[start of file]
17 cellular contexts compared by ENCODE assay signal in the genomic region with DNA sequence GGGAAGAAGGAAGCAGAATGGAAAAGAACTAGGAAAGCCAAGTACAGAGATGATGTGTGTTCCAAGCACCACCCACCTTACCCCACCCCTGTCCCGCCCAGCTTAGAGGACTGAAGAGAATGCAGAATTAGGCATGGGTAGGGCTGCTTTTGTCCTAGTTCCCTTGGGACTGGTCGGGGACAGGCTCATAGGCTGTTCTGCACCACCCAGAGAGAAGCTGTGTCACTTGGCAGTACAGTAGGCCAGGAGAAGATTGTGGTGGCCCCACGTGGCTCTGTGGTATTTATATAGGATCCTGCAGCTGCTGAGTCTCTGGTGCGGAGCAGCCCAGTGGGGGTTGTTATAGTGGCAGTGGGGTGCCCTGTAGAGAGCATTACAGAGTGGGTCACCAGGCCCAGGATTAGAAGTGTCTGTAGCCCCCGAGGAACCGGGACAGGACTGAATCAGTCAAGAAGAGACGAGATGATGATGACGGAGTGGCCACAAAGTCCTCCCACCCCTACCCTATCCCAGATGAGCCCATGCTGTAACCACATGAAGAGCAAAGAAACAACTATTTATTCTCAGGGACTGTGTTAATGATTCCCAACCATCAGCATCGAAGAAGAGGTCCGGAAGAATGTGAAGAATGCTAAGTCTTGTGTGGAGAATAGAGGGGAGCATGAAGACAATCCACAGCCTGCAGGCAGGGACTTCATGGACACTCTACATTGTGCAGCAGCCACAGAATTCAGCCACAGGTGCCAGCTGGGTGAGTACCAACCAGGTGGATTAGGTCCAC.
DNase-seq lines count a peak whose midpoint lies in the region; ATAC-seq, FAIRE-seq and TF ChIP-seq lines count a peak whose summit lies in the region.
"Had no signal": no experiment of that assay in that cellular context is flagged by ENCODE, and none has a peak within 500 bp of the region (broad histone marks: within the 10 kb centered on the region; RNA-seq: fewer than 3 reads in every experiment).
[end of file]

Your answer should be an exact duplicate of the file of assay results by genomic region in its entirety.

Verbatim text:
17 cellular contexts compared by ENCODE assay signal in the genomic region with DNA sequence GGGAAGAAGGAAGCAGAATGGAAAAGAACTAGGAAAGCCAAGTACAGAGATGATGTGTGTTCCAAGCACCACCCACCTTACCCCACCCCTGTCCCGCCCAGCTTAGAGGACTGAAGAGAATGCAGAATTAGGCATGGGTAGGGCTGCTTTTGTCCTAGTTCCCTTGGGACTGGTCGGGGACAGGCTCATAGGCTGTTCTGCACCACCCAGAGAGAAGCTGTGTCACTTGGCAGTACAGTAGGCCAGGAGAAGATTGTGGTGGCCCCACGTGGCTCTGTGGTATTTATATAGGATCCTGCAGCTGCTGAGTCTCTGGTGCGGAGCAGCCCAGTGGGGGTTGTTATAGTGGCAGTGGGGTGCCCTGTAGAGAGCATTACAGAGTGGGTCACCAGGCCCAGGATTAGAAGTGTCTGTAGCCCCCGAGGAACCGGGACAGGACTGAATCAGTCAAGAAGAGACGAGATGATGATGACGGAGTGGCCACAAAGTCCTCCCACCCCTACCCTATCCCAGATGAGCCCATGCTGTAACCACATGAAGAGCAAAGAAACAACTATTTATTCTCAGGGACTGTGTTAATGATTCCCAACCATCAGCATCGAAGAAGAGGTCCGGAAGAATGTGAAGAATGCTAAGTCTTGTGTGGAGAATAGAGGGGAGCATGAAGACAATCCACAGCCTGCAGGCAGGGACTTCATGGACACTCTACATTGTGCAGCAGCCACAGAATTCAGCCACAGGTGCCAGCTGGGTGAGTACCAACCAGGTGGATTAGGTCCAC.
DNase-seq lines count a peak whose midpoint lies in the region; ATAC-seq, FAIRE-seq and TF ChIP-seq lines count a peak whose summit lies in the region.
"Had no signal": no experiment of that assay in that cellular context is flagged by ENCODE, and none has a peak within 500 bp of the region (broad histone marks: within the 10 kb centered on the region; RNA-seq: fewer than 3 reads in every experiment).